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Richard Sherman won a risky bet on himself that not every NFL player should make

Richard Sherman’s contract was his only chance at getting the salary he knew he deserved. Few players should follow his lead, though.

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49ers cornerback Richard Sherman with his arms outstretched superimposed on a black and white background
Richard Sherman finished the 2019 regular season as a Pro Bowler and a second-team All-Pro,

Richard Sherman was arguably the best cornerback in the NFL for most of his seven seasons with the Seattle Seahawks. He was named Pro Football Focus’ top cornerback of the decade and his 32 interceptions between 2011 and 2017 were five more than any other player in the league.

Unfortunately, that era of dominance in Seattle ended with an Achilles tear during the 2017 season. The team opted for a defensive rebuild and that meant parting with the aging members of its Legion of Boom secondary. Four months later — and a few weeks before Sherman’s 30th birthday — the Seahawks released the cornerback and recoup $11 million in salary cap space.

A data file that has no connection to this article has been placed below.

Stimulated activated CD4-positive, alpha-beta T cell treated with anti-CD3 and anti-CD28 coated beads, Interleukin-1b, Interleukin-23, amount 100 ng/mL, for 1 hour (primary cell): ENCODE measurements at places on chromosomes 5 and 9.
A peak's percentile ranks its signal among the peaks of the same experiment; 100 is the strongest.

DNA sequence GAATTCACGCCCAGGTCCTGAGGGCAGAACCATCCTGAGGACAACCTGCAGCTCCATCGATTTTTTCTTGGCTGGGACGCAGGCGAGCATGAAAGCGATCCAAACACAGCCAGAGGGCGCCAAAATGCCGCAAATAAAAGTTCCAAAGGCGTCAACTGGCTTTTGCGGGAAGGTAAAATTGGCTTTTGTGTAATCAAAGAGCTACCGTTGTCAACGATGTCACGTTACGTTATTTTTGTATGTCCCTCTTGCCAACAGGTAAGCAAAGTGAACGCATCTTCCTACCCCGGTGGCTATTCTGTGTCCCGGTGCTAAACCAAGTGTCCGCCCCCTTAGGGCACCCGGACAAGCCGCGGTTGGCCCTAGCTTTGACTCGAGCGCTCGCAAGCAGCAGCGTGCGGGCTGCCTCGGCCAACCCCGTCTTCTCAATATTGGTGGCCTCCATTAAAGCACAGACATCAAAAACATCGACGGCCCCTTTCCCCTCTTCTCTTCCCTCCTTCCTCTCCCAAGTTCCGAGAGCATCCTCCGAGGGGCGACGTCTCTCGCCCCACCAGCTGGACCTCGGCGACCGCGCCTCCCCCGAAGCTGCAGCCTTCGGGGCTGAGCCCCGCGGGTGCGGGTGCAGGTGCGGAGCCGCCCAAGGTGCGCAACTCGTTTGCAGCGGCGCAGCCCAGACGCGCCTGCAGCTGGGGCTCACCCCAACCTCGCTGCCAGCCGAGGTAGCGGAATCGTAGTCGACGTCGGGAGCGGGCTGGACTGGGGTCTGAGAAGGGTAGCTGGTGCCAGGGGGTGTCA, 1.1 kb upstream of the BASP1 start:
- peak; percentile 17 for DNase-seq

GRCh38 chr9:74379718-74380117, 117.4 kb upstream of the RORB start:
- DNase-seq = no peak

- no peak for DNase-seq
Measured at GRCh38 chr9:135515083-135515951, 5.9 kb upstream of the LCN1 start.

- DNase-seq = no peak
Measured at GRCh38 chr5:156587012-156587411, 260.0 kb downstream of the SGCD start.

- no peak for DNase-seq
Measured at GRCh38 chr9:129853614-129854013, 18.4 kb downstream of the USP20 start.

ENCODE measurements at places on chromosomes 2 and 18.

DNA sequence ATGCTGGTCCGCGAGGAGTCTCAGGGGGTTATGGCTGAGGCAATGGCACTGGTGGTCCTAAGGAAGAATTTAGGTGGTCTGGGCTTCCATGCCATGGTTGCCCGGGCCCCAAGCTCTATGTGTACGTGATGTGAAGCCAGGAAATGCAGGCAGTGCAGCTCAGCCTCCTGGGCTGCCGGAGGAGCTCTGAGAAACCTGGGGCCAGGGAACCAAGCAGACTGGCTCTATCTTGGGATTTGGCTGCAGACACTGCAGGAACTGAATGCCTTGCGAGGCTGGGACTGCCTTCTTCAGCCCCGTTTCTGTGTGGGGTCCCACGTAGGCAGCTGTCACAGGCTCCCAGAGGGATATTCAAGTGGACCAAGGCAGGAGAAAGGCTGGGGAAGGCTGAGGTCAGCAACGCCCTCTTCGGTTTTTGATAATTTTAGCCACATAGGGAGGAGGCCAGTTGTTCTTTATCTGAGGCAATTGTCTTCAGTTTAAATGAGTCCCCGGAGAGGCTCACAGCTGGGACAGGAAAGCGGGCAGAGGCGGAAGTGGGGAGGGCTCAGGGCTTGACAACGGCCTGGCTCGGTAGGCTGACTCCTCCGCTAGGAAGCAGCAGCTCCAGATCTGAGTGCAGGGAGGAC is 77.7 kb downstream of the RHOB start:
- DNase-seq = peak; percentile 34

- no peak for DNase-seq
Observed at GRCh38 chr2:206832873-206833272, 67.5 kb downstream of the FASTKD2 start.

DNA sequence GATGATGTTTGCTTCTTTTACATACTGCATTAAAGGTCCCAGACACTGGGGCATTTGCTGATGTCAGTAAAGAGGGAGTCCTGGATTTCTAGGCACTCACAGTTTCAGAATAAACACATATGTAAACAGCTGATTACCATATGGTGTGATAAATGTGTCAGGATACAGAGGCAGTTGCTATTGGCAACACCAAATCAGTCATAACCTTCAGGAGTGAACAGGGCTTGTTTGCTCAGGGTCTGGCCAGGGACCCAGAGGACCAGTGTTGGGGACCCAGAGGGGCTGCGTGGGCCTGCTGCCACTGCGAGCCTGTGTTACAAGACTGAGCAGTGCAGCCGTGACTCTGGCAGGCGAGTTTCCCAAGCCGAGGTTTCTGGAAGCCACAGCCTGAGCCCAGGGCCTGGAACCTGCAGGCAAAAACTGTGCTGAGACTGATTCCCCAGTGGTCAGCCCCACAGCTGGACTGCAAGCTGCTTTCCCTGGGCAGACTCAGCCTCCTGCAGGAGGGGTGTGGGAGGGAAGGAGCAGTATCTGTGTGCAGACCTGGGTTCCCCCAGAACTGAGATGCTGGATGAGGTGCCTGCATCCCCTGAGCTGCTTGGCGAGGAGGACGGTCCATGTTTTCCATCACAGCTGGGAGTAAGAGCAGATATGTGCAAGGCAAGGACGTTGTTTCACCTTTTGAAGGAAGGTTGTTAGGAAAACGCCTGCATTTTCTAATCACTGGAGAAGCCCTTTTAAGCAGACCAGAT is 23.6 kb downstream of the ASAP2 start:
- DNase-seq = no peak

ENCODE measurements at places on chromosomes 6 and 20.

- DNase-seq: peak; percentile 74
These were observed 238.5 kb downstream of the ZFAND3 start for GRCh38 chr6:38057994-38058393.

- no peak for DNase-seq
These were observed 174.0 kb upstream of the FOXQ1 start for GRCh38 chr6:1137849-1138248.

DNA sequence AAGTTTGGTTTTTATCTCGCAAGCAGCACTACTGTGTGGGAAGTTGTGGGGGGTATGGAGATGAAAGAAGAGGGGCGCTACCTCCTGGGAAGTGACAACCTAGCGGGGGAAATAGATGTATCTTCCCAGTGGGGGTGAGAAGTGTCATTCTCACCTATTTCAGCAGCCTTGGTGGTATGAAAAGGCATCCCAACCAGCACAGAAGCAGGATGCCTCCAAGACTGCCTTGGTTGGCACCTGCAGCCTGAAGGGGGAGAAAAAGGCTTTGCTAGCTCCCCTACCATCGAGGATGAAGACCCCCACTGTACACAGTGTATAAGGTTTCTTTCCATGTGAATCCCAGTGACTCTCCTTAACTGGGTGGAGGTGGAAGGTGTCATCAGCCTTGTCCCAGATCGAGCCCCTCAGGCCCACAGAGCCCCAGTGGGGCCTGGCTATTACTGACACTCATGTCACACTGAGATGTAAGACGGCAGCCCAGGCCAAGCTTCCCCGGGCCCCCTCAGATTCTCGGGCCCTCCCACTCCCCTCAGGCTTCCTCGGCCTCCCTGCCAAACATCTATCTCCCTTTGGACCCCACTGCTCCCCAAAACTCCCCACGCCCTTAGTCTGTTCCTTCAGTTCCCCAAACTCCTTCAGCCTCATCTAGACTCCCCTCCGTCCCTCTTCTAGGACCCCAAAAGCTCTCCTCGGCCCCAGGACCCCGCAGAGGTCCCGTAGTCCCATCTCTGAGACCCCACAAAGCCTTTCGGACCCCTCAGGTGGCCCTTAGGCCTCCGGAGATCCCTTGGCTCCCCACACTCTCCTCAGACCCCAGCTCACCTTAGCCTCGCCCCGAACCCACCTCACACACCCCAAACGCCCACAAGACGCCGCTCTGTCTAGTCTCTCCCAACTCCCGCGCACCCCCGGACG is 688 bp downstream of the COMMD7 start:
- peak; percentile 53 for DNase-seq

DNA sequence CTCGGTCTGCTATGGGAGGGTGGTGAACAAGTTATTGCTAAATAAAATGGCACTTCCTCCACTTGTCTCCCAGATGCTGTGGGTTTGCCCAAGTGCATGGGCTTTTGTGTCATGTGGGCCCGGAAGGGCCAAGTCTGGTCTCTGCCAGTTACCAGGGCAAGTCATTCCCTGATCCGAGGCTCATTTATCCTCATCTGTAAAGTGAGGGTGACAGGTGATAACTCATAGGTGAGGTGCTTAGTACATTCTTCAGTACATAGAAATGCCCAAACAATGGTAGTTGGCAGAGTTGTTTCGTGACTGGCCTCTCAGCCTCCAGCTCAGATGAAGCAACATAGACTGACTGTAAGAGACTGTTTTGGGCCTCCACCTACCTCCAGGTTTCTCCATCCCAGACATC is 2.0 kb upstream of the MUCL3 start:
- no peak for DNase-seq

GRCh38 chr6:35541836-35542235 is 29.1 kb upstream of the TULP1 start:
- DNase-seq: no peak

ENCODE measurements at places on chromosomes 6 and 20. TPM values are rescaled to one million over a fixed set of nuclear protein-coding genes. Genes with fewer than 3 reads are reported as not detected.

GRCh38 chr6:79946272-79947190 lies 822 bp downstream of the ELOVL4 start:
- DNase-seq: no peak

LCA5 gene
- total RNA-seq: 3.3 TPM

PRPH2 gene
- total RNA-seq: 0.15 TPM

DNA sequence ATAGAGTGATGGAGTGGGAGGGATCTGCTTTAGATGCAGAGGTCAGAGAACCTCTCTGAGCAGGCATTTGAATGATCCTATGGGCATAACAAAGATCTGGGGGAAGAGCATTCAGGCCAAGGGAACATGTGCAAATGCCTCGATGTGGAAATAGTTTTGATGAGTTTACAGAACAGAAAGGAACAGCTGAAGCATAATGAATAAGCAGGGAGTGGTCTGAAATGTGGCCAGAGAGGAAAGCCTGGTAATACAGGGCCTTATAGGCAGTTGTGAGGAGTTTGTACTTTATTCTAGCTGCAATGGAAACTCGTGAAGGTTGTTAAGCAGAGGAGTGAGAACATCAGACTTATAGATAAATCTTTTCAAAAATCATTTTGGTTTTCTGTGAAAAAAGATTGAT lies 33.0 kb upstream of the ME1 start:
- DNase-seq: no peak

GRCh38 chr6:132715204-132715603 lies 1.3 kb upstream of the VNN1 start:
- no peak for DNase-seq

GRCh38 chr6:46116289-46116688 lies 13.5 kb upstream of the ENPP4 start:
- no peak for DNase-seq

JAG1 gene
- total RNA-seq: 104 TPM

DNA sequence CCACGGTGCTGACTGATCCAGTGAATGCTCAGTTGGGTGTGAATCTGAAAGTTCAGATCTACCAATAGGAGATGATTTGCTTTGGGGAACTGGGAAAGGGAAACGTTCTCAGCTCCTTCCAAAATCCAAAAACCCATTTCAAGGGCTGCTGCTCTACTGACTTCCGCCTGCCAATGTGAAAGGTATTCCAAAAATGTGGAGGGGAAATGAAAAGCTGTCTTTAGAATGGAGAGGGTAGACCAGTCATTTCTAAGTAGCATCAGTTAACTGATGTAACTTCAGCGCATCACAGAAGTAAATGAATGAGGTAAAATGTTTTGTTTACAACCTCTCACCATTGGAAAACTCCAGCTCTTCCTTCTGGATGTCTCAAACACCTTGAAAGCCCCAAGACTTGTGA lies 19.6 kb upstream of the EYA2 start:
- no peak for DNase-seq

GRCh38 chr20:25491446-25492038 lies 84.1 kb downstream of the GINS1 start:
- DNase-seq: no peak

Sherman believed he could return from his devastating injury and continue to be an elite cornerback into his 30s. But convincing a team of that? Well, that was going to be tough.

His only realistic options were:

  1. Sign a middling contract that’s largely guaranteed. It’s a common path for players deemed past their prime. Take Jordy Nelson’s deal with the Raiders during that same 2018 offseason, for example. Then 32, he signed a two-year, $14.2 million contract, a decent amount even if it was well lower than his days as one of the top 10 highest-paid receivers in the NFL. Despite only playing one season in Oakland, Nelson received $10.97 million of that money.
  2. Sign for a whole lot more, but without the guarantees. Plenty of players swing for the fences like this. “I lose players every year because an agent will tell players ‘I can get you $60 million,’” agent Greg Linton told SB Nation in 2018. “I can get you $100 million! It’ll be five years, $100 million with about $8 million in the first two years and a roster bonus of $90 million in year three. I can put anything I want on paper.”